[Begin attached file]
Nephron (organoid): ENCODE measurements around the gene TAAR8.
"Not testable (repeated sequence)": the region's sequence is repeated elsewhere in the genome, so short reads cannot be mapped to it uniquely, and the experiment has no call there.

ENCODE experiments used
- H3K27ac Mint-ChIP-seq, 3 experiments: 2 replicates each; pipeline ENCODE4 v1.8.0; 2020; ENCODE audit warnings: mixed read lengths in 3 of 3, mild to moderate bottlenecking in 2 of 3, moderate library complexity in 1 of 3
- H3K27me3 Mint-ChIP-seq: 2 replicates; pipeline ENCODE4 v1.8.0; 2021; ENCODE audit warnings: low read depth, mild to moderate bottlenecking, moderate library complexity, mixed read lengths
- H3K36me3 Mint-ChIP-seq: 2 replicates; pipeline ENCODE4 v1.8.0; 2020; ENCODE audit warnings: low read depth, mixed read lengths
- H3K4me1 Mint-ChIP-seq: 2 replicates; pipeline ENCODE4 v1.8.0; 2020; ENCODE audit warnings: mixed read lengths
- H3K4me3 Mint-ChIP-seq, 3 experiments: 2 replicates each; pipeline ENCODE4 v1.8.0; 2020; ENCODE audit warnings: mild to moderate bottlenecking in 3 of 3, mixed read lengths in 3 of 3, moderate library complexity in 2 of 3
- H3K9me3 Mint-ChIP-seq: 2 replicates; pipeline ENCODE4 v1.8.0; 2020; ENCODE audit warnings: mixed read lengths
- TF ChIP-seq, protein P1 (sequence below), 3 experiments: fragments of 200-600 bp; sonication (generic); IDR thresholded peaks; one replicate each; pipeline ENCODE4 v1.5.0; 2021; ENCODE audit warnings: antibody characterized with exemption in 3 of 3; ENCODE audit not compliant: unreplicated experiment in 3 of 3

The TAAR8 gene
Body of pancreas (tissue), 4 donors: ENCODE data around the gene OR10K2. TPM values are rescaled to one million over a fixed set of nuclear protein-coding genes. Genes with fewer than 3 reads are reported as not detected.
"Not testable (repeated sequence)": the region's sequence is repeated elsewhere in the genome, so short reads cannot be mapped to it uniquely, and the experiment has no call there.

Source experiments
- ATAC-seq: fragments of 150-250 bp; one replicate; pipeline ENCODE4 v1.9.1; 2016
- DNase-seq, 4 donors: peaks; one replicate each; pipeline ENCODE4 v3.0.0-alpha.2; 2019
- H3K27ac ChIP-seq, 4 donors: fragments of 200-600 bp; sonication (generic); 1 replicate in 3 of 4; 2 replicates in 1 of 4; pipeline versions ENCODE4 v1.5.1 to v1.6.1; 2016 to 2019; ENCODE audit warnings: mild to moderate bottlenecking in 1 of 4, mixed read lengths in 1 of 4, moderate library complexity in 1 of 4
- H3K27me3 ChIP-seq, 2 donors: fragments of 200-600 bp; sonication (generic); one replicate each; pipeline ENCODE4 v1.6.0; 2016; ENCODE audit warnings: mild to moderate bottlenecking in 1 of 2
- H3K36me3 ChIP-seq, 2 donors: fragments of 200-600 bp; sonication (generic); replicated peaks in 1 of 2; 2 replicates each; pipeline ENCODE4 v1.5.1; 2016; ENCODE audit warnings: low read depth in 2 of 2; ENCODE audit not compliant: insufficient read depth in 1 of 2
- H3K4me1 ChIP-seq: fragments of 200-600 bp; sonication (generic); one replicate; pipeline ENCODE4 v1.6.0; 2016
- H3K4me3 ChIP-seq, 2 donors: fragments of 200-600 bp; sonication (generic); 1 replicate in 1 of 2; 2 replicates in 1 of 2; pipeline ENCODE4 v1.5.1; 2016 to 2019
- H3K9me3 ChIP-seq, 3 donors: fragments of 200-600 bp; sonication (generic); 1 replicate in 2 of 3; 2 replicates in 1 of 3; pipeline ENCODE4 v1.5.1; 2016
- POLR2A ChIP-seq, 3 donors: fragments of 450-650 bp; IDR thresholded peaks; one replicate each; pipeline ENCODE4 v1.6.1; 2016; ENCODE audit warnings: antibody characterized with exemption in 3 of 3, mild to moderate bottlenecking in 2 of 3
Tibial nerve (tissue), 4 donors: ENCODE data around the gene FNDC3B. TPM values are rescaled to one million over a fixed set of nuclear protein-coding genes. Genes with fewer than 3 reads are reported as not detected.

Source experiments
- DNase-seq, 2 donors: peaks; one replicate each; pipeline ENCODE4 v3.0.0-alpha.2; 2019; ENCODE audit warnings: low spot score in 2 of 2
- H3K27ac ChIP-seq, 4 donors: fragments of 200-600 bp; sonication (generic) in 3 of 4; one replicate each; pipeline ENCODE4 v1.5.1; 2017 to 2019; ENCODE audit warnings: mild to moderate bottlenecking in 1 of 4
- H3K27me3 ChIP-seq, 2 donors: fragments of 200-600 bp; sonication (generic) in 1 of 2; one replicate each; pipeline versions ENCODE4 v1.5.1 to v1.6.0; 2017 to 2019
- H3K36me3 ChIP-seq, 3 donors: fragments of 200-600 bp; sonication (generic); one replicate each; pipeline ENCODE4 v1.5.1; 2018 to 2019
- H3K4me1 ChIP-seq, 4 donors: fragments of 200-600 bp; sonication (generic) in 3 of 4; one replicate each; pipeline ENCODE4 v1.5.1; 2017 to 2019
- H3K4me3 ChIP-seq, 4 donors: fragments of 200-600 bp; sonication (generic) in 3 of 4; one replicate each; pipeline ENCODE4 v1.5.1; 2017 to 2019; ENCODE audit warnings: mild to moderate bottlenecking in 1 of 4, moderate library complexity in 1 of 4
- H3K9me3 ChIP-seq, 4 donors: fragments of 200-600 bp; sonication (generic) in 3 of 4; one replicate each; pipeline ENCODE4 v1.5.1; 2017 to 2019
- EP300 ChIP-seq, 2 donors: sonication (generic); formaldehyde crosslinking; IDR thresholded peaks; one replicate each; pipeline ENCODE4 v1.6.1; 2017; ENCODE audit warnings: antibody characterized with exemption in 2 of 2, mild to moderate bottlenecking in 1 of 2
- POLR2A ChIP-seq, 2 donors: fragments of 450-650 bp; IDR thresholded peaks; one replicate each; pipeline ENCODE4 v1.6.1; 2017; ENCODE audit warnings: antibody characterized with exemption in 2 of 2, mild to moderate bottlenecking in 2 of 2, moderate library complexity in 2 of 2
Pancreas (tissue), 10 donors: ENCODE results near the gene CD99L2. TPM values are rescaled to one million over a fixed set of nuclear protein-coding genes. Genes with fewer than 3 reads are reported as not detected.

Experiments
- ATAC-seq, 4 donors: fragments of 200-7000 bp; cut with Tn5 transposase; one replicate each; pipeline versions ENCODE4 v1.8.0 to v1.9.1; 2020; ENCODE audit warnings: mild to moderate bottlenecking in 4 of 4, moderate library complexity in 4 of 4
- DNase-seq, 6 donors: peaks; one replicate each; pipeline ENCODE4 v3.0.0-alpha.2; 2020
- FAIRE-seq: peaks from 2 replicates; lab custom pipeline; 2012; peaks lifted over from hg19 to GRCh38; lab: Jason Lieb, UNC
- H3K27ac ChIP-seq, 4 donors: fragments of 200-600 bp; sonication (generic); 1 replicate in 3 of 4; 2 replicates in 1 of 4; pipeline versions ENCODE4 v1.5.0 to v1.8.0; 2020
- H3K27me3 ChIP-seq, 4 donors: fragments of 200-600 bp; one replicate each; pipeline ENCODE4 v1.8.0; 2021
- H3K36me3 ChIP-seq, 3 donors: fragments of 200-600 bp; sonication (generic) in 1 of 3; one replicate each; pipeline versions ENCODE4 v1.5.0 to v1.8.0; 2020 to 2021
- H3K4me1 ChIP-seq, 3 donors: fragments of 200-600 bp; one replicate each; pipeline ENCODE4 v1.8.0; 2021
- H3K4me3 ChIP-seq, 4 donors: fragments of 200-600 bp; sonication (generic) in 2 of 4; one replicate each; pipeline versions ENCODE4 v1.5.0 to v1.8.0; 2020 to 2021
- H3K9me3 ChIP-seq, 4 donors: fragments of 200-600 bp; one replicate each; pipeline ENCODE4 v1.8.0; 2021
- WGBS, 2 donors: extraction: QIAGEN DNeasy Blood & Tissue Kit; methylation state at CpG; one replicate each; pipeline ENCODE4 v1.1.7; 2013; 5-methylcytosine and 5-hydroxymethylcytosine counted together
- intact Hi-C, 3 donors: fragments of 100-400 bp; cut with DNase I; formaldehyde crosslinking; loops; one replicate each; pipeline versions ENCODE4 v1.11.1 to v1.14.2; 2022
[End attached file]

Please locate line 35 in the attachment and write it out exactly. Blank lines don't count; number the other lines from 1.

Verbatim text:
Pancreas (tissue), 10 donors: ENCODE results near the gene CD99L2. TPM values are rescaled to one million over a fixed set of nuclear protein-coding genes. Genes with fewer than 3 reads are reported as not detected.